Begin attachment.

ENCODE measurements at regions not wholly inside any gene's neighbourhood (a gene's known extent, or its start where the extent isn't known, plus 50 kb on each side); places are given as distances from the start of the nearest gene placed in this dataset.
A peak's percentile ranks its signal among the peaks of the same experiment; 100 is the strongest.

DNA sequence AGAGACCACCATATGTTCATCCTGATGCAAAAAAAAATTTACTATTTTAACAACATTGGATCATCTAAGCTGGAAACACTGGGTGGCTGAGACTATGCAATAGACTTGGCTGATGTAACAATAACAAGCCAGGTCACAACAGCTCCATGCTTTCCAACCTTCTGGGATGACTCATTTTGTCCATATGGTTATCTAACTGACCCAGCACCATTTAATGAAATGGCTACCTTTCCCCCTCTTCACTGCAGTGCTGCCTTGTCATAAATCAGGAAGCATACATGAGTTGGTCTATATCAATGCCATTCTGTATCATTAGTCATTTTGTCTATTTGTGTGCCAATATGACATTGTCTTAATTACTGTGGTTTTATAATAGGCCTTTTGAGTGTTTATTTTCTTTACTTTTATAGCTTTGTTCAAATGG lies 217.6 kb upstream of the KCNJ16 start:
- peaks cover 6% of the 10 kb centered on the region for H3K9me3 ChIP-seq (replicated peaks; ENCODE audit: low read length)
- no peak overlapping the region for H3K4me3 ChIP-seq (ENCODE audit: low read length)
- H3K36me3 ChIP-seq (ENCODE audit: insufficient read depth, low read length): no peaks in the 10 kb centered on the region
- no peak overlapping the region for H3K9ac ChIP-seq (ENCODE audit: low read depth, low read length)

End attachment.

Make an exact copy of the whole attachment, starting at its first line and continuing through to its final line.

ENCODE measurements at regions not wholly inside any gene's neighbourhood (a gene's known extent, or its start where the extent isn't known, plus 50 kb on each side); places are given as distances from the start of the nearest gene placed in this dataset.
A peak's percentile ranks its signal among the peaks of the same experiment; 100 is the strongest.

DNA sequence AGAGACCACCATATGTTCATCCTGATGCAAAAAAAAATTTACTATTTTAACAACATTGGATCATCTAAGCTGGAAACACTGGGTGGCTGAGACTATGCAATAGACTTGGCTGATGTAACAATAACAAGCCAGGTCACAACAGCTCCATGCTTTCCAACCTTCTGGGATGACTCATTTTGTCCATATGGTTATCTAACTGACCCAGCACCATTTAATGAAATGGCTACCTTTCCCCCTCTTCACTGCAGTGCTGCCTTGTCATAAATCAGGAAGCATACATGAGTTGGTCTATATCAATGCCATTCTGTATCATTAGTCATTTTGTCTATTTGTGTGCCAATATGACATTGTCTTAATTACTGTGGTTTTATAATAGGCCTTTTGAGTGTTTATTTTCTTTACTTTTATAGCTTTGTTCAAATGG lies 217.6 kb upstream of the KCNJ16 start:
- peaks cover 6% of the 10 kb centered on the region for H3K9me3 ChIP-seq (replicated peaks; ENCODE audit: low read length)
- no peak overlapping the region for H3K4me3 ChIP-seq (ENCODE audit: low read length)
- H3K36me3 ChIP-seq (ENCODE audit: insufficient read depth, low read length): no peaks in the 10 kb centered on the region
- no peak overlapping the region for H3K9ac ChIP-seq (ENCODE audit: low read depth, low read length)